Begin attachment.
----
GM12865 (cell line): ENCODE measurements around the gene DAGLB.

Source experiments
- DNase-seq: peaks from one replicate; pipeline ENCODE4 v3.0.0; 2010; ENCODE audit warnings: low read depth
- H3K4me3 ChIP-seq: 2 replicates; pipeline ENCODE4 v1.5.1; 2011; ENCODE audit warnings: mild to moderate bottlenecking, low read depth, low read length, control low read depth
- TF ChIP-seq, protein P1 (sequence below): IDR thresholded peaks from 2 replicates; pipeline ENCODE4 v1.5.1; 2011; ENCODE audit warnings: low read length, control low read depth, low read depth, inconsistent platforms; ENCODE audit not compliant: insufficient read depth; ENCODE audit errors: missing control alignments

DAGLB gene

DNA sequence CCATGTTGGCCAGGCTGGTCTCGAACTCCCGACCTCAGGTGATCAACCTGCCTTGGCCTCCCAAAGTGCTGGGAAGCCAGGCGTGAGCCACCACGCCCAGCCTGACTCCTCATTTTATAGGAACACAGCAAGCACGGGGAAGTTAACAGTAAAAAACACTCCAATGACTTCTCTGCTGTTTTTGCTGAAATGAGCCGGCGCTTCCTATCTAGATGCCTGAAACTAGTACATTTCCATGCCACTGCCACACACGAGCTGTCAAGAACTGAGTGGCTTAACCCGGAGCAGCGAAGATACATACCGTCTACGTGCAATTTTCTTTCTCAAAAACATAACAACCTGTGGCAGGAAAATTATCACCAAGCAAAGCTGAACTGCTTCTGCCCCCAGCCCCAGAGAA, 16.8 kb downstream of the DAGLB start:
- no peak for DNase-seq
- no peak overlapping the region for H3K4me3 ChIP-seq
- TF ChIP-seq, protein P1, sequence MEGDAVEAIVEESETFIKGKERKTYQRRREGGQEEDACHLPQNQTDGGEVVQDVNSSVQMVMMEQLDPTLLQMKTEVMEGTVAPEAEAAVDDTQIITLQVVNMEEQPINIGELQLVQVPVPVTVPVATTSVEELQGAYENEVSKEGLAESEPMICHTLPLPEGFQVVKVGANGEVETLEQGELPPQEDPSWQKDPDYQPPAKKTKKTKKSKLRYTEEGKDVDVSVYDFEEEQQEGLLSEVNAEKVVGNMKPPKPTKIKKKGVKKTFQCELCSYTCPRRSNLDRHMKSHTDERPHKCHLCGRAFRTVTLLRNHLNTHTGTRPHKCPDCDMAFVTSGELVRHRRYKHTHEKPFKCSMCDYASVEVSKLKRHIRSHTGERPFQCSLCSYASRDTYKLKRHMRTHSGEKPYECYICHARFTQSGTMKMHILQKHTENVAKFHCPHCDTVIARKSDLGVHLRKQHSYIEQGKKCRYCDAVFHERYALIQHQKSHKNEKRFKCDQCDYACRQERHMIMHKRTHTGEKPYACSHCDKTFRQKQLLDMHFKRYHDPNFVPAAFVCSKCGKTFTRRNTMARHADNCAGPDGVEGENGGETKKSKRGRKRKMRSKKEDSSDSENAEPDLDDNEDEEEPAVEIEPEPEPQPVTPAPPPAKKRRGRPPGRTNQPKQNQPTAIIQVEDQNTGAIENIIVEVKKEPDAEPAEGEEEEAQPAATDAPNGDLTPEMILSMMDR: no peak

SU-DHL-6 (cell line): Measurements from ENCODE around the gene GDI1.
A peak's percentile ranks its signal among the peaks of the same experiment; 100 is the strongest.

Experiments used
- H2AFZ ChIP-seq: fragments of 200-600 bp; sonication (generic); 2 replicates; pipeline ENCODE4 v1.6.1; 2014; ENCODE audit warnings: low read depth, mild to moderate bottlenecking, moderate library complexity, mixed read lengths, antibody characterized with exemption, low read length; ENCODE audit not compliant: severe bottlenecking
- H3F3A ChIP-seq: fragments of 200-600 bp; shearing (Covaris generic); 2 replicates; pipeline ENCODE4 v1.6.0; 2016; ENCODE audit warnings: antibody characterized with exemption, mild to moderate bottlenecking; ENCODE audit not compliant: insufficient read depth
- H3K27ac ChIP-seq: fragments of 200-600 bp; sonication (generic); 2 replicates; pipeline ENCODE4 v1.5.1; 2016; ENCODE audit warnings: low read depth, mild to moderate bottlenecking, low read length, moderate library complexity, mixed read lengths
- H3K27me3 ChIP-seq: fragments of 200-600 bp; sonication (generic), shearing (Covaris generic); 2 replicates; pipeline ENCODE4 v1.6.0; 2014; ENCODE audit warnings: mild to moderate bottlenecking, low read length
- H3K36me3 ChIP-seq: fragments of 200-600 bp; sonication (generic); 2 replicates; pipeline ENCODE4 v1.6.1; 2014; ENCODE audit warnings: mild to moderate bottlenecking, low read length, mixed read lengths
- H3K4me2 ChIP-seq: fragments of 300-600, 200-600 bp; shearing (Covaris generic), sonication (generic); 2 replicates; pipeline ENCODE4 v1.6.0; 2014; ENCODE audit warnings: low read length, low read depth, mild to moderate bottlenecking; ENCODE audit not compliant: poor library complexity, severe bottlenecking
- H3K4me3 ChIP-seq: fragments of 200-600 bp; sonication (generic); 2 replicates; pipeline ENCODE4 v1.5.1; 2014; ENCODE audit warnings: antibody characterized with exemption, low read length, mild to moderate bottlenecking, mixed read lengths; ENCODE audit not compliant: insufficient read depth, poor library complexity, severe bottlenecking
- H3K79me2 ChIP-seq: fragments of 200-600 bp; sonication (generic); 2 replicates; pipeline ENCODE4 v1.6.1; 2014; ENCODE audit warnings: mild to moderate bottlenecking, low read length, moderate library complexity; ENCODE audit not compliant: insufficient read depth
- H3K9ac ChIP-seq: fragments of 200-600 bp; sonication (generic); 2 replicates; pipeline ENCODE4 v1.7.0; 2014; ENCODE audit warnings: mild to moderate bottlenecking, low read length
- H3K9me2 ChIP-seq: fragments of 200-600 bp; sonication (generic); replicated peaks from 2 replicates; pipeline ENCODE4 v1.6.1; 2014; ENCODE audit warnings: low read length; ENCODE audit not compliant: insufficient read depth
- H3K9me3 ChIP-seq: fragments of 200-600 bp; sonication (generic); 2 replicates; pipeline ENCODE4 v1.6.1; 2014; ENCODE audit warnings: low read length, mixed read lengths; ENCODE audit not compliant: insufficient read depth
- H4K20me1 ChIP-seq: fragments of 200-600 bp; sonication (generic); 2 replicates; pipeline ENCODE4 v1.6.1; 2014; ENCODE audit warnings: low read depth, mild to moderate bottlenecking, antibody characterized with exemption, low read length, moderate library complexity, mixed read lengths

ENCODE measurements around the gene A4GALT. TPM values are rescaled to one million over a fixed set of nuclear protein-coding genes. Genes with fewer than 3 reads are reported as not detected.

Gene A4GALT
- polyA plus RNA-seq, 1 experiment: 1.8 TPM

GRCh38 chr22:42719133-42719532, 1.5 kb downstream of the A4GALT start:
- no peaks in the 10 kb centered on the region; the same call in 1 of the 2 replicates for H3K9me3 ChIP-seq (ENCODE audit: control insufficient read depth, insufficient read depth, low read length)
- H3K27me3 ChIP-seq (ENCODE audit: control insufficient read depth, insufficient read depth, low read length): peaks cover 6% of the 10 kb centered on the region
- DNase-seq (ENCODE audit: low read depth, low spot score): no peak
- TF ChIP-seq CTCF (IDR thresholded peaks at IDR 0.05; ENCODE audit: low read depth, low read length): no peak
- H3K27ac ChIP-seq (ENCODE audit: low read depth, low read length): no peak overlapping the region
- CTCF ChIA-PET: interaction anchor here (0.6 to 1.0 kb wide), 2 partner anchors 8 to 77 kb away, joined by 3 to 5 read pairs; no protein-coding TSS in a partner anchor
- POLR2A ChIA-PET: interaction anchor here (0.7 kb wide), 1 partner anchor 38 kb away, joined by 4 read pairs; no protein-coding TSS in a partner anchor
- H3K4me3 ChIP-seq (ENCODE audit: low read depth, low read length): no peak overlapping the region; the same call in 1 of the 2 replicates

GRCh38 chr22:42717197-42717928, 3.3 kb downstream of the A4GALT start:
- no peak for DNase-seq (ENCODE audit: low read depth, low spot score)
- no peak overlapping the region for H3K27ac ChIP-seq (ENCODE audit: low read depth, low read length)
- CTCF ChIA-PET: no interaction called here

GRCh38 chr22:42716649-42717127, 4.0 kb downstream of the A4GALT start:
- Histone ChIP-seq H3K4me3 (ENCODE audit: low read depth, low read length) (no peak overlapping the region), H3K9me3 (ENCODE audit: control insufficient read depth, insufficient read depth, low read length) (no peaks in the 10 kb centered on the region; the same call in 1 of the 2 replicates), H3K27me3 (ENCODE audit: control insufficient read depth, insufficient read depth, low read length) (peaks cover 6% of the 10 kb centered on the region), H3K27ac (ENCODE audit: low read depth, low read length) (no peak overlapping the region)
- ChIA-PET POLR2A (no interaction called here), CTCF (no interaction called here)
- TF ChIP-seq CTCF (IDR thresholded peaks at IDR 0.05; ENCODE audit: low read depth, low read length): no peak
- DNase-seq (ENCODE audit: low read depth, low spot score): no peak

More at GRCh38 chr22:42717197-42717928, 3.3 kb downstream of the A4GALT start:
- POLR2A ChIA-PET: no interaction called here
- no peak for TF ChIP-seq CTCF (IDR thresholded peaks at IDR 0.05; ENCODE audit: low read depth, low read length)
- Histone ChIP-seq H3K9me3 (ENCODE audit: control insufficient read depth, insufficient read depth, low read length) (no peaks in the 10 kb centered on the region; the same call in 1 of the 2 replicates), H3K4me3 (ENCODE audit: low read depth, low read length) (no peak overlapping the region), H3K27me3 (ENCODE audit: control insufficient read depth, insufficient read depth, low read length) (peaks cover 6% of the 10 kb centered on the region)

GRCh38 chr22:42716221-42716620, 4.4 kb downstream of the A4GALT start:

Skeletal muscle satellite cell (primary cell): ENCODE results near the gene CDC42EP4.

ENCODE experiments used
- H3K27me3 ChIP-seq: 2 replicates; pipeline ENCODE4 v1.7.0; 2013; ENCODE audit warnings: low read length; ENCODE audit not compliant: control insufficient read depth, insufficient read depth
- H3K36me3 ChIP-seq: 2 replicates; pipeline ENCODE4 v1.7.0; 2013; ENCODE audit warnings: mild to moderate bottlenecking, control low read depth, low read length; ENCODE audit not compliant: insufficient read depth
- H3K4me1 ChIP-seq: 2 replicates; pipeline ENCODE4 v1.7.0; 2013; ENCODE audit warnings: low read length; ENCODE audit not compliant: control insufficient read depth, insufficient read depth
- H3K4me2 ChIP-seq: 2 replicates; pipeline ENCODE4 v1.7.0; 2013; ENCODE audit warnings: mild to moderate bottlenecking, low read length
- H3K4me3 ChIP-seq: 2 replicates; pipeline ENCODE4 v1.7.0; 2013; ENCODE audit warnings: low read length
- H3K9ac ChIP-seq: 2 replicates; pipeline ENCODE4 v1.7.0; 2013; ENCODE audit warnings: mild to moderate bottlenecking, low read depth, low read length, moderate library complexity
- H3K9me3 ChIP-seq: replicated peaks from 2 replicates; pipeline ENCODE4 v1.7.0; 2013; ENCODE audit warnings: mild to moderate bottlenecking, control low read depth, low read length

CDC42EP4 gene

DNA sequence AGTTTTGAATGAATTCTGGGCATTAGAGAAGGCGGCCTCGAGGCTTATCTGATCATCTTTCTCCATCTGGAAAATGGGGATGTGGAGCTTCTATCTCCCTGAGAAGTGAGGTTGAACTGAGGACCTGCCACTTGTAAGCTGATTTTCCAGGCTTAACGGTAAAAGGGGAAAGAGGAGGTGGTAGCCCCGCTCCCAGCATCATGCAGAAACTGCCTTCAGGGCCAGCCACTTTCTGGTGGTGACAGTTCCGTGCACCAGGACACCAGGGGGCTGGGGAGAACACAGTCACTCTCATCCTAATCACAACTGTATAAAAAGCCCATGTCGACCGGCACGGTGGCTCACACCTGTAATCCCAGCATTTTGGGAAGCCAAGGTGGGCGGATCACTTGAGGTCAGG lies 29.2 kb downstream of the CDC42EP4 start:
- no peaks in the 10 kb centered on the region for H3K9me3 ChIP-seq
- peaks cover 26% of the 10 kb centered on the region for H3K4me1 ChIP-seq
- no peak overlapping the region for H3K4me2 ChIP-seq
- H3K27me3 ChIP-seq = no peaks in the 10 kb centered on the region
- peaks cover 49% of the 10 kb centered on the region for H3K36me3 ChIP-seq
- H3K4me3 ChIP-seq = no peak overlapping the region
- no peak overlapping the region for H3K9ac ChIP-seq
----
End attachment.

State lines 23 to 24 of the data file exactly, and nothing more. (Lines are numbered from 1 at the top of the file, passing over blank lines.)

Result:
- H3K9me2 ChIP-seq: fragments of 200-600 bp; sonication (generic); replicated peaks from 2 replicates; pipeline ENCODE4 v1.6.1; 2014; ENCODE audit warnings: low read length; ENCODE audit not compliant: insufficient read depth
- H3K9me3 ChIP-seq: fragments of 200-600 bp; sonication (generic); 2 replicates; pipeline ENCODE4 v1.6.1; 2014; ENCODE audit warnings: low read length, mixed read lengths; ENCODE audit not compliant: insufficient read depth